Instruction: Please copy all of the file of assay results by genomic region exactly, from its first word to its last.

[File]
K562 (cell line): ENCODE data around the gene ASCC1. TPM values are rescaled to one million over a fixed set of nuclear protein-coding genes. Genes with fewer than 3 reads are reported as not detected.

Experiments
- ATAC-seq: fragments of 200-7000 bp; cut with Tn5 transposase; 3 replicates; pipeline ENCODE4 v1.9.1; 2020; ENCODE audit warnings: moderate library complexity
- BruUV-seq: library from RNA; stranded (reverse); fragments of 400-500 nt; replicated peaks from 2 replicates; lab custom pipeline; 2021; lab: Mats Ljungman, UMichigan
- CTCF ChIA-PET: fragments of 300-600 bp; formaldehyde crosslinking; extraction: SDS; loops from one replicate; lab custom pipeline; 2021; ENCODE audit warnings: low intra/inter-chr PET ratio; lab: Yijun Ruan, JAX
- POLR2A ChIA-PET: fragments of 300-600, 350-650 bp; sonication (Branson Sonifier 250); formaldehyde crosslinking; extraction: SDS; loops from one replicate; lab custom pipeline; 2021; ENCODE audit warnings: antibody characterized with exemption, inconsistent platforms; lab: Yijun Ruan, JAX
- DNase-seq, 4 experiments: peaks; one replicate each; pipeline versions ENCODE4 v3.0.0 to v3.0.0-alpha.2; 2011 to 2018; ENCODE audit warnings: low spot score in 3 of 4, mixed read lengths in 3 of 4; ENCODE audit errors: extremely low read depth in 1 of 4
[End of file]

K562 (cell line): ENCODE data around the gene ASCC1. TPM values are rescaled to one million over a fixed set of nuclear protein-coding genes. Genes with fewer than 3 reads are reported as not detected.

Experiments
- ATAC-seq: fragments of 200-7000 bp; cut with Tn5 transposase; 3 replicates; pipeline ENCODE4 v1.9.1; 2020; ENCODE audit warnings: moderate library complexity
- BruUV-seq: library from RNA; stranded (reverse); fragments of 400-500 nt; replicated peaks from 2 replicates; lab custom pipeline; 2021; lab: Mats Ljungman, UMichigan
- CTCF ChIA-PET: fragments of 300-600 bp; formaldehyde crosslinking; extraction: SDS; loops from one replicate; lab custom pipeline; 2021; ENCODE audit warnings: low intra/inter-chr PET ratio; lab: Yijun Ruan, JAX
- POLR2A ChIA-PET: fragments of 300-600, 350-650 bp; sonication (Branson Sonifier 250); formaldehyde crosslinking; extraction: SDS; loops from one replicate; lab custom pipeline; 2021; ENCODE audit warnings: antibody characterized with exemption, inconsistent platforms; lab: Yijun Ruan, JAX
- DNase-seq, 4 experiments: peaks; one replicate each; pipeline versions ENCODE4 v3.0.0 to v3.0.0-alpha.2; 2011 to 2018; ENCODE audit warnings: low spot score in 3 of 4, mixed read lengths in 3 of 4; ENCODE audit errors: extremely low read depth in 1 of 4